Within a few days - it might even be today - The Supreme Court of the United States will deliver its ruling on the Affordable Care Act (ACA), known to its opponents as Obamacare.
In general, Republicans want the ACA overturned, Democrats want it upheld and speculation tells us that the Court might strike down only parts of the legislation, particularly the mandate.
The ACA contains some excellent health care improvements for elders but many don't know about them. Some examples:
• A free, annual wellness examination
• Elimination of cost-sharing for such preventive screenings as mammograms, bone-density measurements, diabetes, HIV and obesity screenings among others
• Gradual reduction of cost-sharing of prescription drugs for Medicare enrollees who fall into the doughnut hole
• Prevents Medicare Advantage plans from charging enrollees more for chemotherapy, dialysis and some other procedures than allowed under Medicare Parts A and B
• Prevents states from cutting elders from Medicaid
• Expands Medicaid to certain individual under age 65, providing 3.3 million uninsured with health coverage
• Creates provisions to combat exploitation of elders through financial, physical and mental abuse
And a whole bunch more. But they could be gone before many elders have had the opportunity to use them.
According to the National Association to Preserve Social Security and Medicare (NCPSSM), these are the four questions before the Supreme Court:
- Is the minimum coverage provision (individual mandate) a constitutional exercise of Congressional power under the Commerce Clause?
- If the individual mandate is not constitutional, is it severable from other parts of the law?
- Does the Medicaid expansion create conditions on state participation so coercive as to violate Congress' power to impose such conditions under the Spending Clause?
- Does the Anti-Injunction Act (providing that taxes can only be challenged after assessed) apply?
I know, I know. The wording of these things makes your eyes cross – well, mine anyway, but I can work through it.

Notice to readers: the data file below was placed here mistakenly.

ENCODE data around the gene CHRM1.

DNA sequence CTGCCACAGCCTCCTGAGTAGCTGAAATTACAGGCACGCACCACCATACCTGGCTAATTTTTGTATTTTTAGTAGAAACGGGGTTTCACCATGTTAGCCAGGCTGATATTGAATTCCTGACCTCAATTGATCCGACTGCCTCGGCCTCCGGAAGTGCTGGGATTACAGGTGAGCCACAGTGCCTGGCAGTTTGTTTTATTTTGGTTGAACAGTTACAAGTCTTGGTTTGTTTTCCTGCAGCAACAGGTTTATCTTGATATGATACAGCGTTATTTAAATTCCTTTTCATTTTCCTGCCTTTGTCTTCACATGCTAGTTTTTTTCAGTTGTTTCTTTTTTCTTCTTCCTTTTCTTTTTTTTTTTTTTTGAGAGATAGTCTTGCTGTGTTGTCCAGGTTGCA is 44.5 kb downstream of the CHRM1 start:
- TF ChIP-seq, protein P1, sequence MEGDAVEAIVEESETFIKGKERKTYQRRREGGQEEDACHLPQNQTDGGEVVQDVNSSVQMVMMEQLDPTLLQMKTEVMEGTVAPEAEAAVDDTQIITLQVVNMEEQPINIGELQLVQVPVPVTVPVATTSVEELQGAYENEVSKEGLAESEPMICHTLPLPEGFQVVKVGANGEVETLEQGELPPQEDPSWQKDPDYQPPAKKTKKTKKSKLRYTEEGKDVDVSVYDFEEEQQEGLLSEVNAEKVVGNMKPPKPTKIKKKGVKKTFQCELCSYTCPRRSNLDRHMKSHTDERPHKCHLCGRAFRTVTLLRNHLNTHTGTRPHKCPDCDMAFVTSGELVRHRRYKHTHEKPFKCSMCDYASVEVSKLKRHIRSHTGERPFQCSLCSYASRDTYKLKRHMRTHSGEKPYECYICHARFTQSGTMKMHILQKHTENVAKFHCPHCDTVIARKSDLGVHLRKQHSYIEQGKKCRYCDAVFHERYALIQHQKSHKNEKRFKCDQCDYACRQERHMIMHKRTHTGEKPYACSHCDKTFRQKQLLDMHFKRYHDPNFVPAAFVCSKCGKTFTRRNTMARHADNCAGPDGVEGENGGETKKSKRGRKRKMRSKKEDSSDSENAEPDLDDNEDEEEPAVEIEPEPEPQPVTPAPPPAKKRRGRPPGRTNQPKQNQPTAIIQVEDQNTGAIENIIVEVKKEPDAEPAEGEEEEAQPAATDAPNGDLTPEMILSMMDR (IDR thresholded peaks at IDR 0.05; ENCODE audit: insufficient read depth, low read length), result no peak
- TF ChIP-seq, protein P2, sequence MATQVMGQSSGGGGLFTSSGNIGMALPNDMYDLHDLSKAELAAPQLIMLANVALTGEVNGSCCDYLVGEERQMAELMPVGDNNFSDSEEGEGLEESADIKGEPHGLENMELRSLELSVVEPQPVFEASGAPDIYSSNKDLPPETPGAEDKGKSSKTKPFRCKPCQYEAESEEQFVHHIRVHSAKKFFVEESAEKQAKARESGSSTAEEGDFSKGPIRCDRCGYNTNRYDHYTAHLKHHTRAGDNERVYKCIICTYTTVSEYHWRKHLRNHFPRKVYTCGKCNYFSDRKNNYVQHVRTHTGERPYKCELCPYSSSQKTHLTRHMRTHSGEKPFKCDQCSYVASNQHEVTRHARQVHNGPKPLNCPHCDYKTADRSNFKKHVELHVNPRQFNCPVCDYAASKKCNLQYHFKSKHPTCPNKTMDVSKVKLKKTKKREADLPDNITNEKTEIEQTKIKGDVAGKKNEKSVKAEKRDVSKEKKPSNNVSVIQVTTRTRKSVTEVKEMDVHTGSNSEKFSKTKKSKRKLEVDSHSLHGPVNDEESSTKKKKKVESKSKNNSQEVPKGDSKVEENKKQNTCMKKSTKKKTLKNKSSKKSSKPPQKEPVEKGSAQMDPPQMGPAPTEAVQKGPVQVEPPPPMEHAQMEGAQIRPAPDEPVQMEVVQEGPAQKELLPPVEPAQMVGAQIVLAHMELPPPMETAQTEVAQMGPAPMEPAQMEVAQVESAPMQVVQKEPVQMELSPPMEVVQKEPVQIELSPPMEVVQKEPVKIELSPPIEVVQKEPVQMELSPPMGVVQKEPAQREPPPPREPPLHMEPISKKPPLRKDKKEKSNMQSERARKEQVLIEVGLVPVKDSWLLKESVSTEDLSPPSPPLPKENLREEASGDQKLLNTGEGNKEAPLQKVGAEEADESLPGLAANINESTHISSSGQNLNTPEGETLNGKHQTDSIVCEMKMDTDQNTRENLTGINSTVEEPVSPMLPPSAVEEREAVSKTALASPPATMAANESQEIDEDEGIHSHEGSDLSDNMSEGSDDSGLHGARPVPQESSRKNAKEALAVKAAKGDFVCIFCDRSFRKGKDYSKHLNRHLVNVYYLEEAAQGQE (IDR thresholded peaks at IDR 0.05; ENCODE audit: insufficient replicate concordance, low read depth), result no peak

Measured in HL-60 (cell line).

Plus, the NCPSSM yesterday provided a nifty, 12-page document [pdf] explaining How the Supreme Court Decision Could Impact America's Seniors.
According to their analysis, the best possible outcome for elders is for the Court to uphold the individual mandate and the Medicaid expansion. If so, everything for elders in the ACA remains in place.
The worst scenario for elders is if the individual mandate is struck down and not severed from the rest of the ACA. This would mean that the entire law is overturned and all provisions for elders (and everyone else) are stripped away.
There are a couple of other possible outcomes, intermediate in their effect on elders which you can read the NCPSSM analysis. Since you cannot count on all reporters to get anything about Medicare straight, you might want to bookmark this document to help you find out where you stand when the Court decision comes down.
As I mentioned, many elders have not taken advantage of the health improvements available to them in the ACA.
So if the Court upholds the mandate and Medicaid expansion leaving all provisions for elders in place (an old woman can hope, can't she?), you can find out what preventive services are available in the Medicare Guide to Preventive Services [pdf] booklet.
At The Elder Storytelling Place today, Marcy Belson: Personality, or the Lack Thereof